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Former Williamsburg Co. sheriff sentenced to 30 months in prison - Live5News.com | Charleston, SC | News, Weather, Sports

Former Williamsburg Co. sheriff sentenced to 30 months in prison

(Source: AP Stock Graphic) (Source: AP Stock Graphic)
WILLIAMSBURG COUNTY, SC (WCSC) -

Former Williamsburg County Sheriff Michael L. Johnson was sentenced on Wednesday to 30 months in prison after being found guilty of conspiracy to commit wire fraud. 

US Attorney Bill Nettles said Johnson of Salters and 49-year-old Lester L. Woods of Columbia were both convicted in September 2014 after a four-day trial; Woods was sentenced to 33 months in prison. 

The court also ordered ordered restitution and imposed three years of supervised release to follow the terms of imprisonment. 

Evidence presented at the trial established that Woods held himself out as a credit repair specialist. People would come to him to raise their credit scores, sometimes paying him over $1,000. He then got in touch with former Sheriff Michael Johnson.

Johnson would write up police reports, or incident reports, saying that a particular client of Woods had been a victim of identity theft in Williamsburg County. He would then send the incident report to Woods.

Woods would often write out a cover page of accounts that supposedly were fraudulent, attach the incident report Johnson wrote, and fax it to Equifax.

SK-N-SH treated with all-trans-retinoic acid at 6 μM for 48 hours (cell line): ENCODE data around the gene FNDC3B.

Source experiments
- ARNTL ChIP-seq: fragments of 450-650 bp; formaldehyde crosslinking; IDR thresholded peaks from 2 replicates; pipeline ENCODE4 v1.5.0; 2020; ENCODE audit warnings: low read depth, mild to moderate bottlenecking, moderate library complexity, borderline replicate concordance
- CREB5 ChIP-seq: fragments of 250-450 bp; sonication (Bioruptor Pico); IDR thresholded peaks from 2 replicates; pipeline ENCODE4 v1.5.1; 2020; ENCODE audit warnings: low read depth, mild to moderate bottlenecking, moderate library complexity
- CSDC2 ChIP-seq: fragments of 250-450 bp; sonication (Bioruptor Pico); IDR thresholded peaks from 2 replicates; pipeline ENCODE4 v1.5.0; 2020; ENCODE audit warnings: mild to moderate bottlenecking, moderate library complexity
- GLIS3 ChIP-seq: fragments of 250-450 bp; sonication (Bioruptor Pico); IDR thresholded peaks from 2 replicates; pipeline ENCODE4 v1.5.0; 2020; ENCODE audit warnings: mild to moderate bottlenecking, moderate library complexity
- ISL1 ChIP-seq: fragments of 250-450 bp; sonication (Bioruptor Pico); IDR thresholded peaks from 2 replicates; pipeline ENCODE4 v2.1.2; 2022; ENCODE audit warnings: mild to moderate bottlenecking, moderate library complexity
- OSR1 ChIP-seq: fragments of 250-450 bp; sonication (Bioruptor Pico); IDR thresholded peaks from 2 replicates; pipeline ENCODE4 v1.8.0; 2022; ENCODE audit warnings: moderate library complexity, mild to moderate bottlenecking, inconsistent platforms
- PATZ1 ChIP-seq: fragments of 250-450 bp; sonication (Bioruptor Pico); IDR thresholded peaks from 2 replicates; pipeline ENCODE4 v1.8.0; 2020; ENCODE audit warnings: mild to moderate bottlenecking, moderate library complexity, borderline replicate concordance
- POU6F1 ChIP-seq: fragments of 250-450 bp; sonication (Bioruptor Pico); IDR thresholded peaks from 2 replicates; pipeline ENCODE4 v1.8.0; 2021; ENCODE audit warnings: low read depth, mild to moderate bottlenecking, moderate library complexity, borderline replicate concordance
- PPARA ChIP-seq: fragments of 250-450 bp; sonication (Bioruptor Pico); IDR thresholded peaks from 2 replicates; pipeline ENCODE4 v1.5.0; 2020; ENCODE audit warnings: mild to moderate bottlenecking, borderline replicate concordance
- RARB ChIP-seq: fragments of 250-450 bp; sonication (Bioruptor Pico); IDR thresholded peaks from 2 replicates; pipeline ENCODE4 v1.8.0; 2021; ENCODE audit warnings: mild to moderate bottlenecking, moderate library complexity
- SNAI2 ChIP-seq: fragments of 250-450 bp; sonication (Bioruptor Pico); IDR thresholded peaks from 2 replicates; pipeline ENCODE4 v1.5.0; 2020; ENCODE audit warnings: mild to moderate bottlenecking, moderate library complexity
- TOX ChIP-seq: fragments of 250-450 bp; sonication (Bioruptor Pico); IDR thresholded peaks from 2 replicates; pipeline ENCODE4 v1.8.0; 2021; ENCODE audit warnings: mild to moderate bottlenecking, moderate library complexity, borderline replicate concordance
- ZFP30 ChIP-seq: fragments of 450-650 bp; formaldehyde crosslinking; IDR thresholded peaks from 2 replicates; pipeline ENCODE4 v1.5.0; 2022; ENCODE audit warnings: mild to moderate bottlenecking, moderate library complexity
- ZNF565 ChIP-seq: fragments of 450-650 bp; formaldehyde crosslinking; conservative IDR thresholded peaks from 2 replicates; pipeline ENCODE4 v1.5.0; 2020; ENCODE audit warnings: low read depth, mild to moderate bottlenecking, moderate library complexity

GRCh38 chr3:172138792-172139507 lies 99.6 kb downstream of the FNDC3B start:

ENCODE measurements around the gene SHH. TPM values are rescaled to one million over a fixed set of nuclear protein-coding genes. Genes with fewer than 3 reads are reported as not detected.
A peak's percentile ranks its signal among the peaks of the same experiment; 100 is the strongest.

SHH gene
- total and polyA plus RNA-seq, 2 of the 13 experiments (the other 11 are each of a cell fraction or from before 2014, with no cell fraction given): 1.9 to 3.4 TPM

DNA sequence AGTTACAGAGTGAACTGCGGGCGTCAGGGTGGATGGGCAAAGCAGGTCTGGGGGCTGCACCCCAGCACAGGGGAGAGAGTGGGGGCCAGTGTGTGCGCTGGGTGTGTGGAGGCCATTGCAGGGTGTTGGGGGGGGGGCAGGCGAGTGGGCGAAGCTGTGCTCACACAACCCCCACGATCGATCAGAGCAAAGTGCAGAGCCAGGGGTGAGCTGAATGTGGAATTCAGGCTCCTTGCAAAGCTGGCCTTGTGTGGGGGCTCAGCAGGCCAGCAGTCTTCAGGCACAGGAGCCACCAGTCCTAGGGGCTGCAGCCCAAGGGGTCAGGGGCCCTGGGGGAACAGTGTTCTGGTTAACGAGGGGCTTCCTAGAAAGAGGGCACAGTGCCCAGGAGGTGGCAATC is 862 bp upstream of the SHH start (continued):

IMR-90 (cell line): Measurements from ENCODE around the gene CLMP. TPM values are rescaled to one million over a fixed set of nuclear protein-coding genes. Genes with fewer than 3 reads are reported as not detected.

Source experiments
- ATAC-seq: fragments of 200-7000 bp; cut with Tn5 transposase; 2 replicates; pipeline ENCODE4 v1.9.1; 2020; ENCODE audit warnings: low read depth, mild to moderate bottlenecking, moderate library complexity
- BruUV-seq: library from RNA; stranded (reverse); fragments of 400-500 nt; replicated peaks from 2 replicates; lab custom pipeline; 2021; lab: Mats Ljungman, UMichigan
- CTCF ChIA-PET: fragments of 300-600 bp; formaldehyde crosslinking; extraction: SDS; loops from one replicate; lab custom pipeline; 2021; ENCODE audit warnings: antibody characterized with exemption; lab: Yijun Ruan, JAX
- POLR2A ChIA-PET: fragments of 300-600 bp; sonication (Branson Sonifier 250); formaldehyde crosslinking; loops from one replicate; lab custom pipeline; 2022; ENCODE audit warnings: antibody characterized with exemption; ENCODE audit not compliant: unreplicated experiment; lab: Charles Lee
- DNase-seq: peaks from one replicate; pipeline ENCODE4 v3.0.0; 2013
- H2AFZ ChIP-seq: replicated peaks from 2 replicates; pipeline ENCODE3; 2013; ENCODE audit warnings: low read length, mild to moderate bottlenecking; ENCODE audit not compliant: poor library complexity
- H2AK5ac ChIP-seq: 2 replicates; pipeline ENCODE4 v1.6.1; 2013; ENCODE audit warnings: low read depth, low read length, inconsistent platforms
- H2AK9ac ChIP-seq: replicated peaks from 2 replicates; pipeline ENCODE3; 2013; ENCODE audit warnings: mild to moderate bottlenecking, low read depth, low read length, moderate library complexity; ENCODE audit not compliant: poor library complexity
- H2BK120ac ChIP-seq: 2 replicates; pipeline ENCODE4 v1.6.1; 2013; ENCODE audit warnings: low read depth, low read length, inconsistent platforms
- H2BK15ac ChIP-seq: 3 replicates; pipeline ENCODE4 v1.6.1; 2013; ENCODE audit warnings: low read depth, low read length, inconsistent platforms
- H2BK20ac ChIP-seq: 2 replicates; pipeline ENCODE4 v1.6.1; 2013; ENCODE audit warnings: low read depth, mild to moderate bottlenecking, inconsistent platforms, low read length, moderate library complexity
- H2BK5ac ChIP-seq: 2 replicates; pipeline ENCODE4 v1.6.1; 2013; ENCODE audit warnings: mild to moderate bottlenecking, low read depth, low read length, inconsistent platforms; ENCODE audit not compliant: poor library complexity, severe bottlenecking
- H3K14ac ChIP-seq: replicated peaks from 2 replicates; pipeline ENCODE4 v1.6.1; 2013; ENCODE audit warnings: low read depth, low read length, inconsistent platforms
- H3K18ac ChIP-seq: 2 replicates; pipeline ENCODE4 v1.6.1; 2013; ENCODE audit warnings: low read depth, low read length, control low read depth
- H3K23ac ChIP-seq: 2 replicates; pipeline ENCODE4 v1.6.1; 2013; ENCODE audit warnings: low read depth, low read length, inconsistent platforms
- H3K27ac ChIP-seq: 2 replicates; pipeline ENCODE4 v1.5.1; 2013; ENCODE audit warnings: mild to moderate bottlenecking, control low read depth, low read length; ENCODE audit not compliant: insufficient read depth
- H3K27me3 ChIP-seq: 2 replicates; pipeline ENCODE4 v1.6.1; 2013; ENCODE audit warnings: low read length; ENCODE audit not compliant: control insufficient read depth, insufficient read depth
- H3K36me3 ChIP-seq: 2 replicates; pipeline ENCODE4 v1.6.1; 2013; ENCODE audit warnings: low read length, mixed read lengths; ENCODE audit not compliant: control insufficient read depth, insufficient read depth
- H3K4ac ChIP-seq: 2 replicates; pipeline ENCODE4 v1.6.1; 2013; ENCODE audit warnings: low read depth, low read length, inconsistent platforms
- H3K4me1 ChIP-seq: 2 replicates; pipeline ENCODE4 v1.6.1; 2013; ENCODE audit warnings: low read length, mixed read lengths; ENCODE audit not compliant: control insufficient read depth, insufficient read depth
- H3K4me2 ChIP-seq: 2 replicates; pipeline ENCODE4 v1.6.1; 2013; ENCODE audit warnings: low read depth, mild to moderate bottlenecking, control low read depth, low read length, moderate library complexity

Once Equifax received the report, it relied on the information sent by Woods and Johnson as true and deleted those debts and other derogatory information from Woods' clients' credit history. When the bad debts were removed from the credit history, the credit score of the client would often go up. This made it more likely that the client could be extended credit or get more loans, but since the underlying debt often remained, the client was much more likely to default on the new debt.

In all, Woods and Johnson caused to be suppressed over $11 million dollars in credit information.

United States Attorney, Bill Nettles, stated “Abuse of public office is an abuse of public trust, which is illegal. Our office will continue to place these prosecutions at the top of our priority list.”

The case was investigated by agents of the Federal Bureau of Investigation. Assistant United States Attorney Winston Holliday of the Columbia office prosecuted the case.

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